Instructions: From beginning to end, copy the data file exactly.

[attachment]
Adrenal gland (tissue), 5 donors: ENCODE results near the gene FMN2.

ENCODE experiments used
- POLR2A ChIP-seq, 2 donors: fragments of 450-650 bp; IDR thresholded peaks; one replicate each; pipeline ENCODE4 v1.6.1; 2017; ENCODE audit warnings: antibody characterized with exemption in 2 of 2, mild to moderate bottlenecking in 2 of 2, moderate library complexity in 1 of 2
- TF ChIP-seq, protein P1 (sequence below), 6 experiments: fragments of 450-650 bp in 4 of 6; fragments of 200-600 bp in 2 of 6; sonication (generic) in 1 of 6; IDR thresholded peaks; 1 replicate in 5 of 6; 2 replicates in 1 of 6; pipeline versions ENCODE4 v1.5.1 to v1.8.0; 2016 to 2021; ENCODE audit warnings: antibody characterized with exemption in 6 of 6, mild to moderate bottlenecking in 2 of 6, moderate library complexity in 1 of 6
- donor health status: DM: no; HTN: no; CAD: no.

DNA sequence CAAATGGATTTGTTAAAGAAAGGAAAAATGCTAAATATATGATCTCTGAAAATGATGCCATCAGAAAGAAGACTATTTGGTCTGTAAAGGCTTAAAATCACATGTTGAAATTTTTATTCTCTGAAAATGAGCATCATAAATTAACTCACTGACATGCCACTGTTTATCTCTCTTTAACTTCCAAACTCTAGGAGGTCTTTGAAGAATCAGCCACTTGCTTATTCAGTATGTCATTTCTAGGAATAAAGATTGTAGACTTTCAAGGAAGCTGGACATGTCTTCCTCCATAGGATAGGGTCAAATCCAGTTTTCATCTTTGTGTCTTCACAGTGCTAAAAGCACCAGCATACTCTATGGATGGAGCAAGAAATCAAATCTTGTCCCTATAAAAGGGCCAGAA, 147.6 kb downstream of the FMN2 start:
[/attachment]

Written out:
Adrenal gland (tissue), 5 donors: ENCODE results near the gene FMN2.

ENCODE experiments used
- POLR2A ChIP-seq, 2 donors: fragments of 450-650 bp; IDR thresholded peaks; one replicate each; pipeline ENCODE4 v1.6.1; 2017; ENCODE audit warnings: antibody characterized with exemption in 2 of 2, mild to moderate bottlenecking in 2 of 2, moderate library complexity in 1 of 2
- TF ChIP-seq, protein P1 (sequence below), 6 experiments: fragments of 450-650 bp in 4 of 6; fragments of 200-600 bp in 2 of 6; sonication (generic) in 1 of 6; IDR thresholded peaks; 1 replicate in 5 of 6; 2 replicates in 1 of 6; pipeline versions ENCODE4 v1.5.1 to v1.8.0; 2016 to 2021; ENCODE audit warnings: antibody characterized with exemption in 6 of 6, mild to moderate bottlenecking in 2 of 6, moderate library complexity in 1 of 6
- donor health status: DM: no; HTN: no; CAD: no.

DNA sequence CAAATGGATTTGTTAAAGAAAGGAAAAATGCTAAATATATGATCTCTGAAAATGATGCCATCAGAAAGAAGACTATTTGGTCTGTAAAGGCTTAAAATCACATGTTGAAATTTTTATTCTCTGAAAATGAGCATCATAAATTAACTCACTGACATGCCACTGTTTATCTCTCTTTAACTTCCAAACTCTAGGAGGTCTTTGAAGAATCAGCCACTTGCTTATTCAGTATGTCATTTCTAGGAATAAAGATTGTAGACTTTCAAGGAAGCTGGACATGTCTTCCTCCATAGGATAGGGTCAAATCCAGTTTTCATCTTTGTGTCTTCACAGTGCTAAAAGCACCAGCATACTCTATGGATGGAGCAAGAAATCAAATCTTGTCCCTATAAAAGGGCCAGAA, 147.6 kb downstream of the FMN2 start: